What to do about the “winter blues”
What is seasonal affective disorder?
Seasonal affective disorder (SAD) is a type of major depression affecting roughly 5 percent of Americans that comes and goes with the seasons. This condition, sometimes referred to as the “winter blues,” typically starts in the late fall as the sky gets gloomy and the temperature drops. Some people experience SAD in the spring or summer, but SAD during these seasons is much less common.
Carly McCord, PhD, clinical assistant professor in the Texas A&M College of Medicine Department of Psychiatry and director of Telebehavioral Care at Texas A&M, explains SAD and recommends ways to manage it.
What are the signs and symptoms of SAD?
Because seasonal affective disorder is a type of major depression, the signs and symptoms are much the same for each condition. Therefore, to be diagnosed with SAD, a person must first meet the criteria for major depression, and the depression symptoms must follow seasonal patterns for at least two years.
For instance, a person whose depression comes in random waves throughout the year probably does not have SAD. But a person who experiences depression every year from October to February probably does.
Although SAD symptoms and the symptoms of major depression overlap, according to the National Institute of Mental Health, some are more or less common based on the season:
- Feeling depressed most of the day, nearly every day
- Feeling hopeless or worthless
- Having low energy, especially for wintertime SAD
- Losing interest in activities
- Having problems with sleep: Wintertime SAD tends to cause hypersomnia, or excessive sleeping, while summertime SAD tends to cause insomnia
- Experiencing changes in appetite or weight: Wintertime SAD tends to cause overeating, weight gain and a craving for carbohydrates, while summertime SAD tends to cause poor appetite
- Feeling sluggish or—alternatively—agitated, restless or anxious
- Having difficulty concentrating
- Social withdrawal, especially for wintertime SAD
- Episodes of violent behavior, especially for summertime SAD
- Having frequent thoughts of death or suicide
When identifying SAD through psychological evaluation, a doctor will determine if a patient has enough of these symptoms and other behavior patterns to warrant the diagnosis.
McCord notes, however, that feeling glum as the weather changes or having some of these symptoms does not necessarily mean a person has SAD—or any type of depression for that matter.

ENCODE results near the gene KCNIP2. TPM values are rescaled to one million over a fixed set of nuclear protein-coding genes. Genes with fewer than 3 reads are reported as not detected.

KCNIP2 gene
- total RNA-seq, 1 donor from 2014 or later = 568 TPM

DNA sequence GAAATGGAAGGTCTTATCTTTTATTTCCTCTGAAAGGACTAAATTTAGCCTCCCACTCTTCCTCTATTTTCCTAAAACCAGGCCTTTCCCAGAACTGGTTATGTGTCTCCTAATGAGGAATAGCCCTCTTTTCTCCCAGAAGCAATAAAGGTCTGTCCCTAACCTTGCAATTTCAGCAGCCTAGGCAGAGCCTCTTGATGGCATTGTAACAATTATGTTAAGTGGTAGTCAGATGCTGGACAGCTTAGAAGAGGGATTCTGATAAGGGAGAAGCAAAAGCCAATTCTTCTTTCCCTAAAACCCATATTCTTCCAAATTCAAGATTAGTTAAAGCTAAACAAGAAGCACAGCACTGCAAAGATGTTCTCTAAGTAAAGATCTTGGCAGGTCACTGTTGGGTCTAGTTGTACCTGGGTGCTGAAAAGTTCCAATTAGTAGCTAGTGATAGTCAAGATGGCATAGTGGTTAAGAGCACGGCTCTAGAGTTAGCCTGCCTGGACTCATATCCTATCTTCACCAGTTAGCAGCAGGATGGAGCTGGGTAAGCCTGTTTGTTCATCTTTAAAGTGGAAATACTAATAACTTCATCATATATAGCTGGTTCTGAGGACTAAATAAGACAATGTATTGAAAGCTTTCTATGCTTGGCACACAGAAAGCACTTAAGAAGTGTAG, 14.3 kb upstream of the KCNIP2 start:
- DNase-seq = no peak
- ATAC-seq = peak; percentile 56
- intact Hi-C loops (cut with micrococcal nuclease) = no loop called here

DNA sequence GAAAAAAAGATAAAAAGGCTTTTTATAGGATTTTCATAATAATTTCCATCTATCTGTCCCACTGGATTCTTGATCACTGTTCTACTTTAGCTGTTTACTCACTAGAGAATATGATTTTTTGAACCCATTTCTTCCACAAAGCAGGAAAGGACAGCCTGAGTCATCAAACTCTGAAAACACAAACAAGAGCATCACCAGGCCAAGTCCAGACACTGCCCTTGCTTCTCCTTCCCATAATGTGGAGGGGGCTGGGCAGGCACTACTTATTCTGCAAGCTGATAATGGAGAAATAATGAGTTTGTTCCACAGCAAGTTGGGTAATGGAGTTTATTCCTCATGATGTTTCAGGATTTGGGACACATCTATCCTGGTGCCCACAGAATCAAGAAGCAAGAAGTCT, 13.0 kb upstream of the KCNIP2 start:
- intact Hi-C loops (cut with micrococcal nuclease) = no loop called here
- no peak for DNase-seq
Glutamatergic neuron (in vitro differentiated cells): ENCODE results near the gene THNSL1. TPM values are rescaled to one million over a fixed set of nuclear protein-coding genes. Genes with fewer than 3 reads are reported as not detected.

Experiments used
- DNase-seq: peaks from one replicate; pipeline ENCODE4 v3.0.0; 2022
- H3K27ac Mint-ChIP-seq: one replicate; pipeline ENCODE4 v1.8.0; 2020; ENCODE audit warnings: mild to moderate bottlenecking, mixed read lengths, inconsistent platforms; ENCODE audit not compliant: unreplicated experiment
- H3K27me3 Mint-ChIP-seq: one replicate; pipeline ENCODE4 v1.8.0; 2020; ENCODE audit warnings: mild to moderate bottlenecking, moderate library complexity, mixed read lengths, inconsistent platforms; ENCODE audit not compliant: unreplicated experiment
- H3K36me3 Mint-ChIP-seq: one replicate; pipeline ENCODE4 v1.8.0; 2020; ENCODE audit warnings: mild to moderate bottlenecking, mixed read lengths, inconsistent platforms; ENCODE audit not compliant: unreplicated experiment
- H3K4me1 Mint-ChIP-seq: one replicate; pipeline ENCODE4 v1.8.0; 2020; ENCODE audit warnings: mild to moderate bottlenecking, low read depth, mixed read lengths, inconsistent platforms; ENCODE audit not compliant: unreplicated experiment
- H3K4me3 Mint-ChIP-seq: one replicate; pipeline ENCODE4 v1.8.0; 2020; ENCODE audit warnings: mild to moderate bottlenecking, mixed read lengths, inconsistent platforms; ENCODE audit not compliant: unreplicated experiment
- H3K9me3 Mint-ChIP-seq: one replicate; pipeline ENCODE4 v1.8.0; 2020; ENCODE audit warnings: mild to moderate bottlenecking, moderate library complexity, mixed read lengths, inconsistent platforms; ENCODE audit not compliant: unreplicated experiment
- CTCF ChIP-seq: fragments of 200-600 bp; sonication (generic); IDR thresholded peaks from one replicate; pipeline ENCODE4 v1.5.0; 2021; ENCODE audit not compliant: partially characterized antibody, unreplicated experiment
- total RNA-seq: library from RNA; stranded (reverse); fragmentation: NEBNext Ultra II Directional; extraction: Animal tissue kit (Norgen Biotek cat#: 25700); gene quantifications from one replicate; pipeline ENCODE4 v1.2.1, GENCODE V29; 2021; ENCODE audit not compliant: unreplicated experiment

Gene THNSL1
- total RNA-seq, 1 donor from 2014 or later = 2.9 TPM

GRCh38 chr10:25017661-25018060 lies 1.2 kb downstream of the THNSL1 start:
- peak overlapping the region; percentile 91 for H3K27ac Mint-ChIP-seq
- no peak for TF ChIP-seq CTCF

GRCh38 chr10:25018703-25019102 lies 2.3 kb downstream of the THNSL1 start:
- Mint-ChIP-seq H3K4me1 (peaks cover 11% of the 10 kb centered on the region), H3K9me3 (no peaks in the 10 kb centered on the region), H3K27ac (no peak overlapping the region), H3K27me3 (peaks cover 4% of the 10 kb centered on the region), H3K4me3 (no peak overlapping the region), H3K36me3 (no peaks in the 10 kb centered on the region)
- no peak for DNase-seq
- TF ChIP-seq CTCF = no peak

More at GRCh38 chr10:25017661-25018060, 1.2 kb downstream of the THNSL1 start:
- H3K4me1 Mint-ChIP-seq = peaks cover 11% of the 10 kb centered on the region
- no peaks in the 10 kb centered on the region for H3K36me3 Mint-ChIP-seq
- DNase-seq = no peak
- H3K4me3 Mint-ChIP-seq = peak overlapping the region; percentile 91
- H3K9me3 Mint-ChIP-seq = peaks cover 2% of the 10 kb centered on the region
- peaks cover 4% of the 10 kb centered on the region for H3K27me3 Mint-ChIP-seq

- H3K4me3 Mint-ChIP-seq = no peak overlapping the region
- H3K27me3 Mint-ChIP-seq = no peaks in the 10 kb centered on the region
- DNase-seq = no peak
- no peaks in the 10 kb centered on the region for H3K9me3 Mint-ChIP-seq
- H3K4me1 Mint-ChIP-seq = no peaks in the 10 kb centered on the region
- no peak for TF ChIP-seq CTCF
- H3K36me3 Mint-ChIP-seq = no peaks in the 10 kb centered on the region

“You don’t get a diagnosis unless it is significantly impairing your functioning,” McCord explained. “Most people may experience low mood with gloomy weather, but that doesn’t mean it’s a diagnosis of depression or seasonal affective disorder.”
Impaired functioning is different for everyone, McCord said. Some people may struggle with work or school, while others could have difficulty socializing and withdraw from social interaction altogether.
What puts you at an increased risk of having SAD?
Although the exact cause of seasonal affective disorder is unknown, research has determined what attributes increase a person’s risk of developing this disorder. Based on current research, many of these risks are out of a person’s control.
For example, women are four times as likely to be diagnosed with SAD compared to men. Likewise, people who already have depression or have a family history of depression are more likely to develop SAD. Younger adults are also at an increased risk, with SAD being reported in both children and teenagers.
One way people can decrease their risk of developing SAD, however, is by living closer to the equator. In fact, only 1 percent of people who live in Florida experience SAD, while 9 percent of people in New England or Alaska have SAD. Some research suggests this effect of location could be related to skin pigmentation or vitamin D production, but more studies are needed to determine exactly how these factors contribute to SAD.
What can you do about SAD?
The four major treatments for seasonal affective disorder are medication, light therapy, psychotherapy and vitamin D supplementation, all of which can be used separately or in combination.
In addition to these treatments, McCord said, “Self-care is a recommended coping mechanism.” Some ways to practice self-care include:
- Eating healthy foods
- Getting good sleep
- Spending time with friends
- Engaging in spirituality
- Practicing gratitude
McCord emphasized that these self-care activities aren’t just for people with SAD, though. “Our environment influences us, and we have the ability to choose how we respond to that,” she said.
Article written by Sarah Allen